Hksar v Chan Kam Ching (陳鑑清)

CourtCourt of Final Appeal (Hong Kong)
Judgment Date14 April 2022
Neutral Citation[2022] HKCFA 7
Judgement NumberFACC10/2021

FACC No. 10 of 2021

[2022] HKCFA 7






HKSAR Respondent
CHAN KAM CHING (陳鑑清) Appellant


Before: Chief Justice Cheung, Mr Justice Ribeiro PJ, Mr Justice Fok PJ, Mr Justice Lam PJ and Lord Phillips of Worth Matravers NPJ

Date of Hearing: 16 March 2022

Date of Judgment: 14 April 2022




Chief Justice Cheung :

1. I agree with the judgment of Mr Justice Ribeiro PJ.

Mr Justice Ribeiro PJ :

2. This appeal is concerned with what constitutes falsity for the purposes of forgery-related offences involving use of a false instrument under the Crimes Ordinance (“CO”).[1] It also concerns the principles governing substitution of a conviction of another offence in place of an offence for which the accused was originally charged and convicted. In examining the latter question, this judgment will have occasion to consider whether dishonesty is an element of the fraud offence created by section 16A of the Theft Ordinance.[2]


3. The appellant, Chan Kam Ching, a solicitor practising under the name of John Chan & Co, was involved with his clients in dealings relating to a property in Tuen Mun (“the property”). Those dealings occurred in connection with the Government’s Small House Policy which enables eligible indigenous inhabitants of the New Territories to build village houses for their own occupation on concessionary terms. The appellant was convicted after trial before HH Judge K Lo[3] of using a false instrument and using a copy of a false instrument contrary to sections 73 and 74 of the CO. He was sentenced to a total of 8 months’ imprisonment suspended for 2 years. His appeal to the Court of Appeal was dismissed.[4]

A. The applicable CO provisions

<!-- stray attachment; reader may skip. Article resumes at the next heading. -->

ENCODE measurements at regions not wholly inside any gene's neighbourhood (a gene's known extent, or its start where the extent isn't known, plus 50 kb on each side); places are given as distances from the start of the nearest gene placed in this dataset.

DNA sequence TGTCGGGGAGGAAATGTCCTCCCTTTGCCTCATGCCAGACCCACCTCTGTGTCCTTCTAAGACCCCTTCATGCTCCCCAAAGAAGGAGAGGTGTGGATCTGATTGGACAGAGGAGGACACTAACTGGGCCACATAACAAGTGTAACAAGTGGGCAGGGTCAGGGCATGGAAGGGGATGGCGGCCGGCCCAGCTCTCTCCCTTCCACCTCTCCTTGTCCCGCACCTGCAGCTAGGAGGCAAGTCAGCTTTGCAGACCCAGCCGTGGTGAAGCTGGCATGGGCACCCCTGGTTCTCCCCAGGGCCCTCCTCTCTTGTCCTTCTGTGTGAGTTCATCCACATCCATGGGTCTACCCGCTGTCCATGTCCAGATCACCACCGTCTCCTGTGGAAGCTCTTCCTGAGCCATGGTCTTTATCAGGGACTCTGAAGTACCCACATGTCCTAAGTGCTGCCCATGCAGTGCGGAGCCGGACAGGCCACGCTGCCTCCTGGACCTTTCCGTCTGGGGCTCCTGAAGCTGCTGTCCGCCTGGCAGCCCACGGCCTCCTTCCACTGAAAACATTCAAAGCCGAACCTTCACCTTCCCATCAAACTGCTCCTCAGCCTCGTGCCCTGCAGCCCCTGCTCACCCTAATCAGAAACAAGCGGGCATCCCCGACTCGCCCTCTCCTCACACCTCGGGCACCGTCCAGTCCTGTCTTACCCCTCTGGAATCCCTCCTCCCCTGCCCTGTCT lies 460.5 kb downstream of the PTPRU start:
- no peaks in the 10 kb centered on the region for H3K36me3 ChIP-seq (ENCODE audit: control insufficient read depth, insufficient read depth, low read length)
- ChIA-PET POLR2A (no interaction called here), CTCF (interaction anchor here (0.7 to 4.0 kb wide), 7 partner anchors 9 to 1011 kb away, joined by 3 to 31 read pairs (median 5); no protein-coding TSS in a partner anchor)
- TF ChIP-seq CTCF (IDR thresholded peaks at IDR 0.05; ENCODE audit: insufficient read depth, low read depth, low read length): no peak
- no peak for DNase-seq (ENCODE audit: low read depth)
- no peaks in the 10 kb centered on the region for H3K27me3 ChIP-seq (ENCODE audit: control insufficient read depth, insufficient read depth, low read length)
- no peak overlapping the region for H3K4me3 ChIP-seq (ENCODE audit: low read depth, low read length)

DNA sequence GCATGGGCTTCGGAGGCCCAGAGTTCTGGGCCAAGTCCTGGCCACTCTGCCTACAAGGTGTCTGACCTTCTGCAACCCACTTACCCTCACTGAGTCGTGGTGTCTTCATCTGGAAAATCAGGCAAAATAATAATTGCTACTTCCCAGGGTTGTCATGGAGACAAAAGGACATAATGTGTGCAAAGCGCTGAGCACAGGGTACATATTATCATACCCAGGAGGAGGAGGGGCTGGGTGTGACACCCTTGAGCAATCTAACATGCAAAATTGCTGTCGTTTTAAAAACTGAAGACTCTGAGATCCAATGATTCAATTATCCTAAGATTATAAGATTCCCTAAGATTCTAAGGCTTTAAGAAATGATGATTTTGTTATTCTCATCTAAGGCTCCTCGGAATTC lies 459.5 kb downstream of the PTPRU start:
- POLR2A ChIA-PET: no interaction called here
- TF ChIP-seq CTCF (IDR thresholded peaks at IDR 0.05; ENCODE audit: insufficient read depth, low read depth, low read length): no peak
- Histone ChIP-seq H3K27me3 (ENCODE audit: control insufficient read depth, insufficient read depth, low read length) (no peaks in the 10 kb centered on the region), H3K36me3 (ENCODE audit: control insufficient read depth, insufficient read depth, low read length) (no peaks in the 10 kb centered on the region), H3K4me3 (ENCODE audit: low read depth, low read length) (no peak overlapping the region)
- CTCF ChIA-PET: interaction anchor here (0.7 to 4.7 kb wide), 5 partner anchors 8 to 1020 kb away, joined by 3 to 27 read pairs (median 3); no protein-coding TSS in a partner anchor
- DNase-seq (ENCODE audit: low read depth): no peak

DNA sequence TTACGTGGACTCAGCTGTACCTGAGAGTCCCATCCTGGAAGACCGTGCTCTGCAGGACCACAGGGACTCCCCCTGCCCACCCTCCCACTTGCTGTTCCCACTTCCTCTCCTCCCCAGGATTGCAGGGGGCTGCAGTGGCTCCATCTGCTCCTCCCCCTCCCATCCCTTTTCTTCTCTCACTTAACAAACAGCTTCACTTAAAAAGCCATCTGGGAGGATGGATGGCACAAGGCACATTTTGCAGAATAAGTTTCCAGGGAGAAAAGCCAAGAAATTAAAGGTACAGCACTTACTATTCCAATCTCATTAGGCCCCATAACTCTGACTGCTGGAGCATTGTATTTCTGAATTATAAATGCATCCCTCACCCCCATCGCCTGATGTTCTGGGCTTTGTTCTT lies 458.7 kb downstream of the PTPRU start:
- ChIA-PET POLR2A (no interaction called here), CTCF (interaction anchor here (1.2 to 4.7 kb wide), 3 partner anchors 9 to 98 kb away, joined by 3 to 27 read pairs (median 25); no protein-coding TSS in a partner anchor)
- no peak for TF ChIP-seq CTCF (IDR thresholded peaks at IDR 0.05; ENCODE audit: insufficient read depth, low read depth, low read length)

4. Section 73 provides:

“A person who uses an instrument which is, and which he knows or believes to be, false, with the intention of inducing somebody to accept it as genuine, and by reason of so accepting it to do or not to do some act to his own or any other person’s prejudice, commits an offence and is liable on conviction on indictment to imprisonment for 14 years.”

5. Section 74 is to the same effect, the difference being that it refers to using “a copy of an instrument which is ... false (etc)” intending to induce somebody “to accept it as a copy of a genuine instrument”.

6. By its Determination dated 13 December 2021, the Appeal Committee[5] granted leave to appeal in respect of the following question, namely:

“What on the true construction of the CO, is the meaning of ‘false instrument’ where section 69(a)(vii) is relied on?”

7. CO section 69 defines falsity for the purposes of Part IX of the CO which includes sections 73 and 74, as follows:

“For the purpose of this Part—

(a) an instrument is false if it purports to have been—

(i) made in the form in which it is made by a person who did not in fact make it in that form;

(ii) made in the form in which it is made on the authority of a person who did not in fact authorize its making in that form;

(iii) made in the terms in which it is made by a person who did not in fact make it in those terms;

(iv) made in the terms in which it is made on the authority of a person who did not in fact authorize its making on those terms;

(v) altered in any respect by a person who did not in fact alter it in that respect;

(vi) altered in any respect on the authority of any person who did not in fact authorize its alteration in that respect;

(vii) made or altered on a date on which or place at which or otherwise in circumstances in which it was not in fact made or altered; or

(viii) made or altered by an existing person but he did not in fact exist; ...”

B. The charges

8. The appellant faced three charges. Charge 1, brought under section 74, alleges that he used a copy of a sale and purchase agreement (“SPA”) dated 4 June 2007 relating to the property which was, and which he knew or believed to be, a false instrument, with the intention of inducing GE Capital (Hong Kong) Limited (a finance company) (“GE”) to accept it as a copy of a genuine instrument, and by reason of so accepting it, to do or not to do some act to its own or any other person’s prejudice.[6]

9. Charges 2 and 3 relate to his using the said SPA and an assignment of the property dated 21 June 2007 (“Assignment”), both allegedly being instruments which were false and known or believed by him to be false, intending to cause staff at the Land Registry to accept them as genuine and by reason of so accepting them, to do or not to do some act to their own or any other person’s prejudice.[7]

10. In response to a request by the defence, the prosecution provided by letter dated 14 August 2018 particulars of the alleged falsity of the two instruments in question. Those particulars are considered in the discussion which follows.[8]